RICHMOND — Residents’ frustration with local education is boiling over amid discussion of a proposal to have Richmond voters consider withdrawing the town’s schools from Regional School Unit 2.

“I got on the school board because I wasn’t satisfied,” Russell Hughes said.  “I put four kids through the Richmond Public Schools, and I wasn’t satisfied with the education.”

Hughes, now vice chairman of the RSU 2 board of directors, was one of about a half-dozen people to attend the public hearing at Monday’s Board of Selectmen meeting to talk about the withdrawal question that will appear on the March 3 ballot.

Fans enter Richmond High School on Wednesday night for a basketball game.

“Unfortunately, I am coming up on my fifth year on the board, and I have been a complete failure because I haven’t been able to be an agent of change to improve the quality of our schools,” Hughes said.

“I’m in favor of regaining local control, because I think that’s what we need to do. We shouldn’t be satisfied with the quality of our schools.”

The RSU 2 board has 12 members, three of whom are elected from Richmond. Hughes said even if all three Richmond members agreed on a course of action, it would not be enough to sway the board.

In November, a petition bearing 164 verified signatures of Richmond residents was submitted at the Town Office. It sought to put to residents the question of whether they would be willing to investigate removing town schools from the decade-old school district.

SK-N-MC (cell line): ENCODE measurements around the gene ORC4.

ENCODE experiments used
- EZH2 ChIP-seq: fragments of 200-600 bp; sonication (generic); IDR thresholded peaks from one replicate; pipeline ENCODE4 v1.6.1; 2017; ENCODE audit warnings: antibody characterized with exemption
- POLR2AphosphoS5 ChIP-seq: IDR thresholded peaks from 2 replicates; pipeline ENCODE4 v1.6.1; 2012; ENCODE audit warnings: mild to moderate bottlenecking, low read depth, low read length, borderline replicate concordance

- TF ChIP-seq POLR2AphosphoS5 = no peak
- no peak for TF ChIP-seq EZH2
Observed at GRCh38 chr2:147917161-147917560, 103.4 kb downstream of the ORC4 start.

RSU 2 serves Richmond, Monmouth, Dresden, Farmingdale and Hallowell.

A no vote means remaining in the district. A yes vote means following a multistep process that started with submission of the petition and is now outlined on the Maine Department of Education’s website.

The process includes creating a four-member withdrawal committee, consisting of a member of the Richmond Board of Selectmen, a town resident, a member of the group that filed the petition and a member of the school board who represents Richmond.

The committee would be charged with crafting a withdrawal agreement, which would undergo review at the state level and require public hearings at several points in the process before a final vote by residents.

Hughes said the standardized test scores have not risen in Richmond and proficiency-based education has not lived up to expectations.

“Right now, Richmond High School ranks 146 out of 162 public high schools,” Hughes said. “Marcia Buker (Elementary School) is a tier-one school, meaning the state has to come in and help it to get better.”

Richmond High School students cheer their basketball team Wednesday during a home game. Town residents are considering the possibility of leaving Regional School Unit 2.

Richmond High School students cheer their basketball team at the school in Richmond on Wednesday. Residents of the community are considering leaving Regional School Unit 2. Kennebec Journal photo by Andy Molloy

O’Neill LaPlante, chairman of the Board of Selectmen, said the few people with whom he has spoken are concerned about two issues. One is local control, a big issue in Maine.